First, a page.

Members of the conspiracy used their residences in Mansfield for the purposes of storing and selling the heroin, including: 575 Crescent Ave. (Hayes and Tara Jones), 278 South Main Street (Hardy), 371 2nd Ave. and 743 Bowman Ave. (Edward Jones) and 204 Linden Road (Hollins and Cupree), according to the indictment.


Hayes, Jones and others used firearms and other weapons to protect their drug trafficking activities, according to the indictment.


In a different conspiracy, heroin, cocaine and marijuana was obtained from suppliers in Columbus and California, then resold in Mansfield and Louisville, Kentucky.


Kevin Burton obtained large amounts of cocaine from Antoine Jefferson. Burton sold the cocaine and also cooked some of it into crack cocaine. Burton and Lewis Pinkston also obtained large amounts of heroin from Damon Slaughter in Columbus, according to the indictment.


Burton sold the drugs to other dealers in the Mansfield area, including Pinkston, Brian Nowell, Dorthea Burton, Larry Ferguson, Corey Motley, Bronson Jones, Deon Gamble, Willie Feagin, Jon Martel Jefferson, Keith Maddox, Amanda Huffman, Michael Sloan, Rochelle Arrington, Shantia Crawford, Cardoves Haslett, Shakela Williams and Joe Ware, according to the indictment.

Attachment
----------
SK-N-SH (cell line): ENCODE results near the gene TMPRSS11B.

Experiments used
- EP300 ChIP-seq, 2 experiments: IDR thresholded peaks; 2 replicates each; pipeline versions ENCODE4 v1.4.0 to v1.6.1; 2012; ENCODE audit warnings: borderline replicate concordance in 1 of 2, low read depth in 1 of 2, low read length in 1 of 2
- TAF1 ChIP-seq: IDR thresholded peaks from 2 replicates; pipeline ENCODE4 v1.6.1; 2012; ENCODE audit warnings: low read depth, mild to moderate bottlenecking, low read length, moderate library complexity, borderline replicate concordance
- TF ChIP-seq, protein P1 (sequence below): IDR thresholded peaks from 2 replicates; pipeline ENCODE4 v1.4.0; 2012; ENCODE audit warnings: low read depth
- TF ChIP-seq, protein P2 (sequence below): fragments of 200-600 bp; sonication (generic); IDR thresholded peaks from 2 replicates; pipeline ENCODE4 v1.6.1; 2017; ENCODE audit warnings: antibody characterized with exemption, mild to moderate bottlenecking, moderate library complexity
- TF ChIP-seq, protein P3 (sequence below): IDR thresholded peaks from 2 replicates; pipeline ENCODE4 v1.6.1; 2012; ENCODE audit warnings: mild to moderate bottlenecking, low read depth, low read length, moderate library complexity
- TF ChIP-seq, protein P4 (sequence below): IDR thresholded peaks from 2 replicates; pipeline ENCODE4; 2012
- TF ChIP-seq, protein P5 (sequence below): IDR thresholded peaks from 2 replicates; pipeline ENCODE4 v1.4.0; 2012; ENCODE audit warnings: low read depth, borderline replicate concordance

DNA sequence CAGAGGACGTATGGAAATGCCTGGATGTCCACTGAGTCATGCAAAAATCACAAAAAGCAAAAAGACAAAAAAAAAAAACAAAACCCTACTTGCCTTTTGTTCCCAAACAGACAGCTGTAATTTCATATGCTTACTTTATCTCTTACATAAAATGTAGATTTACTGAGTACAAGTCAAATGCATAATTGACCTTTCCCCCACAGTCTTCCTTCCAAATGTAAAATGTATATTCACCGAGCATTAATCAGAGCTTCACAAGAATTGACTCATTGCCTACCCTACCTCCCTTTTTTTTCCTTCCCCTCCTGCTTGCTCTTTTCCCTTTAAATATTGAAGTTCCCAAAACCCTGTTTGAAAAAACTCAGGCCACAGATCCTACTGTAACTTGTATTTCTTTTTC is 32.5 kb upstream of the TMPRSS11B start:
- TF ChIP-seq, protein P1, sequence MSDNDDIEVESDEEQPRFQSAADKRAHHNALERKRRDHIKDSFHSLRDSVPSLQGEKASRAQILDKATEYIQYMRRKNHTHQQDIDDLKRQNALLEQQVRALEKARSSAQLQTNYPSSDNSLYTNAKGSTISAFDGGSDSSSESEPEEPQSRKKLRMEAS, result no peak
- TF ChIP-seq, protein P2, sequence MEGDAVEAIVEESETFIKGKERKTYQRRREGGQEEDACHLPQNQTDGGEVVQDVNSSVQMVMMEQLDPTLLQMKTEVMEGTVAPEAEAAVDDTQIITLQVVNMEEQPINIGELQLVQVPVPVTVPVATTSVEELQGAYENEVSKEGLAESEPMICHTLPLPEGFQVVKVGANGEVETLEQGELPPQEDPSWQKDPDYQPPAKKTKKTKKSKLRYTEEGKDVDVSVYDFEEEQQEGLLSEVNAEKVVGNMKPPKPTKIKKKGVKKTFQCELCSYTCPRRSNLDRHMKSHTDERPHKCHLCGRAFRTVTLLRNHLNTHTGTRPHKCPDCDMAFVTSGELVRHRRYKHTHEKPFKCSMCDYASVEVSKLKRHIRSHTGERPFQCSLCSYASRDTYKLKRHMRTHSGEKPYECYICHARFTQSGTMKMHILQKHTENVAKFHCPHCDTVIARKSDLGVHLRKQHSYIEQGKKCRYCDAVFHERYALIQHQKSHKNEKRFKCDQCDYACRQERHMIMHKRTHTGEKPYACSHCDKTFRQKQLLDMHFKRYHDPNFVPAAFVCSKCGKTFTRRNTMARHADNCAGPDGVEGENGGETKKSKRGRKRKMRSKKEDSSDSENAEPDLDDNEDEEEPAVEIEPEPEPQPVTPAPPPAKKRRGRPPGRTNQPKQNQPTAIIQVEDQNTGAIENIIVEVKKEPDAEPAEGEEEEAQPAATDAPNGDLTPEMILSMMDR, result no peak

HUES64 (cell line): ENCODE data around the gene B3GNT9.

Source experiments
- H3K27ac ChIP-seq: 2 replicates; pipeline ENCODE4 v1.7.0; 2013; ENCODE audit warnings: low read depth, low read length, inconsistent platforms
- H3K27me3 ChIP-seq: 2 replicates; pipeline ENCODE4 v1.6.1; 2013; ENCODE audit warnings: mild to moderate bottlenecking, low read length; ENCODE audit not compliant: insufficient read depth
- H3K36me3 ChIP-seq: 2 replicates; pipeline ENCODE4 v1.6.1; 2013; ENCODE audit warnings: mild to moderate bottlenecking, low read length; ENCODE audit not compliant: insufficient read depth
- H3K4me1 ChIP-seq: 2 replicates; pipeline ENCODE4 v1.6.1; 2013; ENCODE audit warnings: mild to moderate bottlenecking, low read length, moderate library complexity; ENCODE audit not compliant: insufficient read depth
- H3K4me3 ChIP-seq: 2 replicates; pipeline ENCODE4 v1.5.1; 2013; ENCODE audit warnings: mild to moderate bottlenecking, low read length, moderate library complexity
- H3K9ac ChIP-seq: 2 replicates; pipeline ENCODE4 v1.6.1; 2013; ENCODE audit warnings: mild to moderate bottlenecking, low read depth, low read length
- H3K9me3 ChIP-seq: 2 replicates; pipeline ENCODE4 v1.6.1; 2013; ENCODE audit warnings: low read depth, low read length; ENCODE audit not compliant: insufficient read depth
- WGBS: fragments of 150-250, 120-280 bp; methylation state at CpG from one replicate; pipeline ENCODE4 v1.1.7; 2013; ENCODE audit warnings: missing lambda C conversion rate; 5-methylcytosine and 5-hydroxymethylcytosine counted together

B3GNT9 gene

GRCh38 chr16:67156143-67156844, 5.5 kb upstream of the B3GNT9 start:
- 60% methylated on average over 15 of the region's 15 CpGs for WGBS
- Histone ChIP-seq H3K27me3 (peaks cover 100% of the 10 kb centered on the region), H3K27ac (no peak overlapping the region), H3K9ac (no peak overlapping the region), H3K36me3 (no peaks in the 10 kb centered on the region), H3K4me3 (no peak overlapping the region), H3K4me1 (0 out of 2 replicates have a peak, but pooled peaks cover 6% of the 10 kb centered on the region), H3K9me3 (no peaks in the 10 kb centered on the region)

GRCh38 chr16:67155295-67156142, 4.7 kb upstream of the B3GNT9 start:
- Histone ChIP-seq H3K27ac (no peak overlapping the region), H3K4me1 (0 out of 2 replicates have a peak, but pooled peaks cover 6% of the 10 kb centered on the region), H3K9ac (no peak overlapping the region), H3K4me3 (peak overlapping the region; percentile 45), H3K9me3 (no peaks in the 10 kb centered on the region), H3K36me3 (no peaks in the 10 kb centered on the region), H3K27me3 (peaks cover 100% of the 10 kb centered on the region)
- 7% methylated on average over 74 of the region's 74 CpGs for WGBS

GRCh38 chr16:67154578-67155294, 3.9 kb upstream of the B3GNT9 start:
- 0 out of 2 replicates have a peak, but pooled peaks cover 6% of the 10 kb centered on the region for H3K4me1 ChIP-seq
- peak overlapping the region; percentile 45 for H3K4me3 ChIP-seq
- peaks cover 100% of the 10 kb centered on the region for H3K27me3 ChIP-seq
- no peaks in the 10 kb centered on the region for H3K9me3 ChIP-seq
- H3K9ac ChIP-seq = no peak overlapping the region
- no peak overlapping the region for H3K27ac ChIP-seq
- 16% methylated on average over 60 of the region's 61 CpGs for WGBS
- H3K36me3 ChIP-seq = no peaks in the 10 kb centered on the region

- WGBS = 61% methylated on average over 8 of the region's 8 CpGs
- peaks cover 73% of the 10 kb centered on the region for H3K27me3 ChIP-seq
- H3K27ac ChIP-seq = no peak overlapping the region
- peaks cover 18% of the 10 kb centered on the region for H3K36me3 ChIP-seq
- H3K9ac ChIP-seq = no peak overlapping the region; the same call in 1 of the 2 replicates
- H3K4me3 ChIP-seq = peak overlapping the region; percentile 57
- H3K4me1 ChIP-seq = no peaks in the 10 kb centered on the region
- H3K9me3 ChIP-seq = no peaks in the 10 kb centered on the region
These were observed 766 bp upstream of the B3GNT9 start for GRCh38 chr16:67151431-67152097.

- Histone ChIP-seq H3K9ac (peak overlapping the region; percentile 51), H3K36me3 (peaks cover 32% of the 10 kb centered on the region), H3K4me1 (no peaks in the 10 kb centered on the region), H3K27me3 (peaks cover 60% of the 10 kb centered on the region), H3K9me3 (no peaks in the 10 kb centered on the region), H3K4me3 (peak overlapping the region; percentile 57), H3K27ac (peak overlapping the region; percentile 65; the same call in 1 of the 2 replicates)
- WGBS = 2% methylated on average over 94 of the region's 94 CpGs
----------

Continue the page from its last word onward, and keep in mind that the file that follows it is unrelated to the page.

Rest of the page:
Some of the heroin and cocaine was later transported to Louisville and sold by Dorthea Burton and Larry Feguson, according to the indictment.


Members of the conspiracy used their residences in Mansfield for the purposes of storing and selling the drugs, including: 160 Reba Ave. (Burton and Fortner), 642 Johns Ave. and 461 Busch Ave. (Maddox), 708 Carol Lane (Jones), 1520 Silver Lane (Jefferson) and 35 West Arch Street (Motley), according to the indictment.


Burton, Maddox, Jefferson, Ware and others used firearms to protect their drug trafficking activities, according to the indictment.


“These groups brought heroin into Mansfield from out of state, sold it from houses in neighborhoods with families and used firearms to protect their operations,” U.S. Attorney Justin Herdman said. “Law enforcement did a tremendous job in dismantling these organizations.”


“These 39 individuals were involved in a violent drug trafficking organization right here in middle America  -- Mansfield, Ohio,” said FBI Special Agent in Charge Stephen D. Anthony. “Law enforcement will continue to work together and use every tool in our tool bag to rid our communities of dangerous drugs, and firearms, and hold these criminals accountable.”